The Real Reason Anthony Bourdain Hated Club Sandwiches

Anthony Bourdain disliked many things. Ask Google to scour the internet for "Anthony Bourdain's dislikes," and there's no shortage of articles on this most-loved topic to choose from. Here are a few, just to set the stage: "List of Everything Anthony Bourdain Hates and Dislikes" (via Inside Hook), "20 Foods Anthony Bourdain Wouldn't Touch With A 10-ft. Pole" (via The Travel), and "18 Foods and Drinks Anthony Bourdain Has Insulted" (via Showbiz CheatSheet). He hated pumpkin-spice flavored anything, the culture's infatuation with bacon, craft beer nerds, truffle oil, and even said once he "kinda" wanted to murder all the friends from "Friends" (via People).

There was perhaps no other celebrity chef (he also despised that label) we felt more connected to. Through his brave travels, his restless spirit, and his sharp-witted way with words, Bourdain helped us think differently about food, ourselves, and the world, connecting us in a way few others did.

Another of his well-documented dislikes had to do with the common, beloved club sandwich. Bourdain compared this seemingly innocuous double-decker piled with deli meat (usually turkey), bacon, tomato, lettuce, and mayo to Al Qaeda, of course (via Los Angeles Times).

The third slice of bread on a club sandwich is useless

In his 2016 cookbook "Appetites," Bourdain explains, "I'm really irritated by that useless middle slice of bread on the club sandwich. It's been there forever; it's not a trend. It's lasted for decades and why, when we can so easily dispense with it" (via Los Angeles Times). This bland yet popular room service sandwich and its two-layer affair apparently had elite beginnings in the "country's stuffy gentlemen's clubs" of the 19th century, and continues to be a permanent fixture of "country and city club cuisine" (via Scroll).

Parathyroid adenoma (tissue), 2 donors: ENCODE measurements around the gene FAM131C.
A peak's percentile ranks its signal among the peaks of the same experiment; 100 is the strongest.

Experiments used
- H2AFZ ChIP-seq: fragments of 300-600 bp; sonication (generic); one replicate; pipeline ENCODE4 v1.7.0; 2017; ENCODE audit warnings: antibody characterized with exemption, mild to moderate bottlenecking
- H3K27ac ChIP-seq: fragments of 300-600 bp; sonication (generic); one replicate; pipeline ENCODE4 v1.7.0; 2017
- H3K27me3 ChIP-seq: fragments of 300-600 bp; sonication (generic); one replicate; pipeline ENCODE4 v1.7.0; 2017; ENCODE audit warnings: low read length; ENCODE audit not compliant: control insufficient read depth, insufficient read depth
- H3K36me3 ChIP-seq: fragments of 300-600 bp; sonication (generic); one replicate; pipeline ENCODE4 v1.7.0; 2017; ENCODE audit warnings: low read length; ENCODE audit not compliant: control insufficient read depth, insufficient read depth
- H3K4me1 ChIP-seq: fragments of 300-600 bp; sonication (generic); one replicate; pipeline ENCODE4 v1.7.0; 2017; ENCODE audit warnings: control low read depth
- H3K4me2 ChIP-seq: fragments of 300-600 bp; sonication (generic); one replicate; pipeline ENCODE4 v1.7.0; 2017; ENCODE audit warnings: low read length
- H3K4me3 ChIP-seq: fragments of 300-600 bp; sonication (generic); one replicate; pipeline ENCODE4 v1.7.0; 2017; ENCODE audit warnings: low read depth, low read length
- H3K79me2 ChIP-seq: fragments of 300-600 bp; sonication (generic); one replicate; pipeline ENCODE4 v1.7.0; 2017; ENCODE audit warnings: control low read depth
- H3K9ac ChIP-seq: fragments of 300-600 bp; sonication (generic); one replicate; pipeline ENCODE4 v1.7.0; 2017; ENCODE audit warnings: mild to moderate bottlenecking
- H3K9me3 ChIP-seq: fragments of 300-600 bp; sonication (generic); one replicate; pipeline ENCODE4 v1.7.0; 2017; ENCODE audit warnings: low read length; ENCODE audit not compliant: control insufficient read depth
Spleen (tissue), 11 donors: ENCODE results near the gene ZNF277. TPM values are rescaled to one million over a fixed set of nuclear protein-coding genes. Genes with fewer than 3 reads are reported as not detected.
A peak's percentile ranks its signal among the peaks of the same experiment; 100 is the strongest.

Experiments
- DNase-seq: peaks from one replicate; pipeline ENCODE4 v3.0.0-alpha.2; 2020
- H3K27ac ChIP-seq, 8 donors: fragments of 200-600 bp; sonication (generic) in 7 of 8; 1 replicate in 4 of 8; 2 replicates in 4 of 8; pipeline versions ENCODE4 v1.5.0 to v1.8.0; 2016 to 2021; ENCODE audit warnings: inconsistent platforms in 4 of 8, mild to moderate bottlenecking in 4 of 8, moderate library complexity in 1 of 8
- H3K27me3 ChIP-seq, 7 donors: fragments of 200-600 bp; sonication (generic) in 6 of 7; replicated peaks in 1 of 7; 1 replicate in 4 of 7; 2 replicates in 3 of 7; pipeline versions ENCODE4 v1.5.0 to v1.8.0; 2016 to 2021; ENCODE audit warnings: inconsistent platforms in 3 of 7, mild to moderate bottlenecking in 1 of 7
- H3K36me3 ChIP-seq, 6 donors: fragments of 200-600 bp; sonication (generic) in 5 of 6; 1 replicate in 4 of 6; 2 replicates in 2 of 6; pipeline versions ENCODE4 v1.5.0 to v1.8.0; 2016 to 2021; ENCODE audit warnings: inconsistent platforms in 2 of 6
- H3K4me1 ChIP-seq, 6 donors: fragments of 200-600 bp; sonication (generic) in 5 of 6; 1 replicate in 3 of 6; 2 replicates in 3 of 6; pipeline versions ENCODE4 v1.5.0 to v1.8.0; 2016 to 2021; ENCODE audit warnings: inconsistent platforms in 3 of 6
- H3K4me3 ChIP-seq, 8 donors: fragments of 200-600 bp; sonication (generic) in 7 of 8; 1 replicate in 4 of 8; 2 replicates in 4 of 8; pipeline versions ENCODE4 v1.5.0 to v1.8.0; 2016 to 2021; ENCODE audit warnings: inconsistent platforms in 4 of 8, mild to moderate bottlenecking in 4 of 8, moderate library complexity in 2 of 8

And yes, Al Qaeda. In his Crimes Against Food list (posted at Thrillist), Bourdain ranted, "You know who invented the middle slice? Enemies of freedom. Their mission? Sap our will to live by ruining our sandwich experiences through 'tectonic slide.'" Another valid point. Who wants the messy, dehumanizing experience of an extra slice of bread slathered with mayo slipping and sliding around when you're just trying to get the bulk of the sandwich into your mouth? You're hungry, and your sandwich is falling apart. It's just wrong.

So, the next time you decide on a club sandwich, you have choices. You can throw your fist up in the air and yell "fight the power!" Or, you can just ask the kitchen to make your club with only two slices of bread.